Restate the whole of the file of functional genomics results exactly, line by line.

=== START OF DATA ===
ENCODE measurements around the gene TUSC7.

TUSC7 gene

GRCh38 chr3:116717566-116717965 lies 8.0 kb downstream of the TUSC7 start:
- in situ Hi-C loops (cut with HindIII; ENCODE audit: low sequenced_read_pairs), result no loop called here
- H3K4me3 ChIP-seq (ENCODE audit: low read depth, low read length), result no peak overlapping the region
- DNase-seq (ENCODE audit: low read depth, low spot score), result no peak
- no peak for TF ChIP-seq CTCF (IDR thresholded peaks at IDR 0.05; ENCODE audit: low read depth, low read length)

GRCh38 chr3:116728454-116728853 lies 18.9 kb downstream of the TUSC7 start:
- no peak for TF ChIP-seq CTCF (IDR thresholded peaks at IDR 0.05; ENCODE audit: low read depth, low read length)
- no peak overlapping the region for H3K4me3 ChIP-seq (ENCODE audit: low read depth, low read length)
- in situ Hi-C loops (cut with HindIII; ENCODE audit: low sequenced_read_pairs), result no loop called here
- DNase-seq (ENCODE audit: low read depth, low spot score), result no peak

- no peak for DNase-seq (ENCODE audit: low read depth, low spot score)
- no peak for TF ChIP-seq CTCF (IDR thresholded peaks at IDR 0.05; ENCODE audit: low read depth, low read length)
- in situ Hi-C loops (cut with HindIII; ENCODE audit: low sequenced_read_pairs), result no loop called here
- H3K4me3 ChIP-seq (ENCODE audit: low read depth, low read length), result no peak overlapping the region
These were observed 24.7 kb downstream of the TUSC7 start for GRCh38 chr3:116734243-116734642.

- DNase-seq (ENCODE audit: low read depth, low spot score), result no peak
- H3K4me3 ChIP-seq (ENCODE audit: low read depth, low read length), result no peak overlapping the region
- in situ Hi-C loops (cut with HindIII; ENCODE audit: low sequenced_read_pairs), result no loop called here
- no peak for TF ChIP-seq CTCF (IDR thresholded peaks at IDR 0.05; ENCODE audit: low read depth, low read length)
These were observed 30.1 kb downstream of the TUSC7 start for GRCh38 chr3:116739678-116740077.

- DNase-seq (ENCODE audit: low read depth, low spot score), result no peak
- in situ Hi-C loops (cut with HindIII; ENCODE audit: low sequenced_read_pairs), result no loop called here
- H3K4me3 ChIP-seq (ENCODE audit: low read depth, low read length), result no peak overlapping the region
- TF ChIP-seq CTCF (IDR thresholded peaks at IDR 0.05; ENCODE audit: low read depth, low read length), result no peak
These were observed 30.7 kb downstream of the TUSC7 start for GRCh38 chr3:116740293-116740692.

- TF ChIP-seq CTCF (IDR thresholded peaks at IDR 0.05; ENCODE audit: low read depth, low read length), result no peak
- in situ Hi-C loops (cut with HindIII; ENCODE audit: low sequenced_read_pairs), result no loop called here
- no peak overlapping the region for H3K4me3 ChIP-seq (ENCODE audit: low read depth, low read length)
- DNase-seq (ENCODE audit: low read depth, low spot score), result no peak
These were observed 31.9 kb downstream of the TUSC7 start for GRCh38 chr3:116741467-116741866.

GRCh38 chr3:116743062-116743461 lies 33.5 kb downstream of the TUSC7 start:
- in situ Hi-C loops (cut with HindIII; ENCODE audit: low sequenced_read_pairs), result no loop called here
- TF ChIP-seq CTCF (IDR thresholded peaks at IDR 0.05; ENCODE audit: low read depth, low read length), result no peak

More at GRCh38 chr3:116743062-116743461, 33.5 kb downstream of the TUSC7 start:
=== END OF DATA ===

ENCODE measurements around the gene TUSC7.

TUSC7 gene

GRCh38 chr3:116717566-116717965 lies 8.0 kb downstream of the TUSC7 start:
- in situ Hi-C loops (cut with HindIII; ENCODE audit: low sequenced_read_pairs), result no loop called here
- H3K4me3 ChIP-seq (ENCODE audit: low read depth, low read length), result no peak overlapping the region
- DNase-seq (ENCODE audit: low read depth, low spot score), result no peak
- no peak for TF ChIP-seq CTCF (IDR thresholded peaks at IDR 0.05; ENCODE audit: low read depth, low read length)

GRCh38 chr3:116728454-116728853 lies 18.9 kb downstream of the TUSC7 start:
- no peak for TF ChIP-seq CTCF (IDR thresholded peaks at IDR 0.05; ENCODE audit: low read depth, low read length)
- no peak overlapping the region for H3K4me3 ChIP-seq (ENCODE audit: low read depth, low read length)
- in situ Hi-C loops (cut with HindIII; ENCODE audit: low sequenced_read_pairs), result no loop called here
- DNase-seq (ENCODE audit: low read depth, low spot score), result no peak

- no peak for DNase-seq (ENCODE audit: low read depth, low spot score)
- no peak for TF ChIP-seq CTCF (IDR thresholded peaks at IDR 0.05; ENCODE audit: low read depth, low read length)
- in situ Hi-C loops (cut with HindIII; ENCODE audit: low sequenced_read_pairs), result no loop called here
- H3K4me3 ChIP-seq (ENCODE audit: low read depth, low read length), result no peak overlapping the region
These were observed 24.7 kb downstream of the TUSC7 start for GRCh38 chr3:116734243-116734642.

- DNase-seq (ENCODE audit: low read depth, low spot score), result no peak
- H3K4me3 ChIP-seq (ENCODE audit: low read depth, low read length), result no peak overlapping the region
- in situ Hi-C loops (cut with HindIII; ENCODE audit: low sequenced_read_pairs), result no loop called here
- no peak for TF ChIP-seq CTCF (IDR thresholded peaks at IDR 0.05; ENCODE audit: low read depth, low read length)
These were observed 30.1 kb downstream of the TUSC7 start for GRCh38 chr3:116739678-116740077.

- DNase-seq (ENCODE audit: low read depth, low spot score), result no peak
- in situ Hi-C loops (cut with HindIII; ENCODE audit: low sequenced_read_pairs), result no loop called here
- H3K4me3 ChIP-seq (ENCODE audit: low read depth, low read length), result no peak overlapping the region
- TF ChIP-seq CTCF (IDR thresholded peaks at IDR 0.05; ENCODE audit: low read depth, low read length), result no peak
These were observed 30.7 kb downstream of the TUSC7 start for GRCh38 chr3:116740293-116740692.

- TF ChIP-seq CTCF (IDR thresholded peaks at IDR 0.05; ENCODE audit: low read depth, low read length), result no peak
- in situ Hi-C loops (cut with HindIII; ENCODE audit: low sequenced_read_pairs), result no loop called here
- no peak overlapping the region for H3K4me3 ChIP-seq (ENCODE audit: low read depth, low read length)
- DNase-seq (ENCODE audit: low read depth, low spot score), result no peak
These were observed 31.9 kb downstream of the TUSC7 start for GRCh38 chr3:116741467-116741866.

GRCh38 chr3:116743062-116743461 lies 33.5 kb downstream of the TUSC7 start:
- in situ Hi-C loops (cut with HindIII; ENCODE audit: low sequenced_read_pairs), result no loop called here
- TF ChIP-seq CTCF (IDR thresholded peaks at IDR 0.05; ENCODE audit: low read depth, low read length), result no peak

More at GRCh38 chr3:116743062-116743461, 33.5 kb downstream of the TUSC7 start: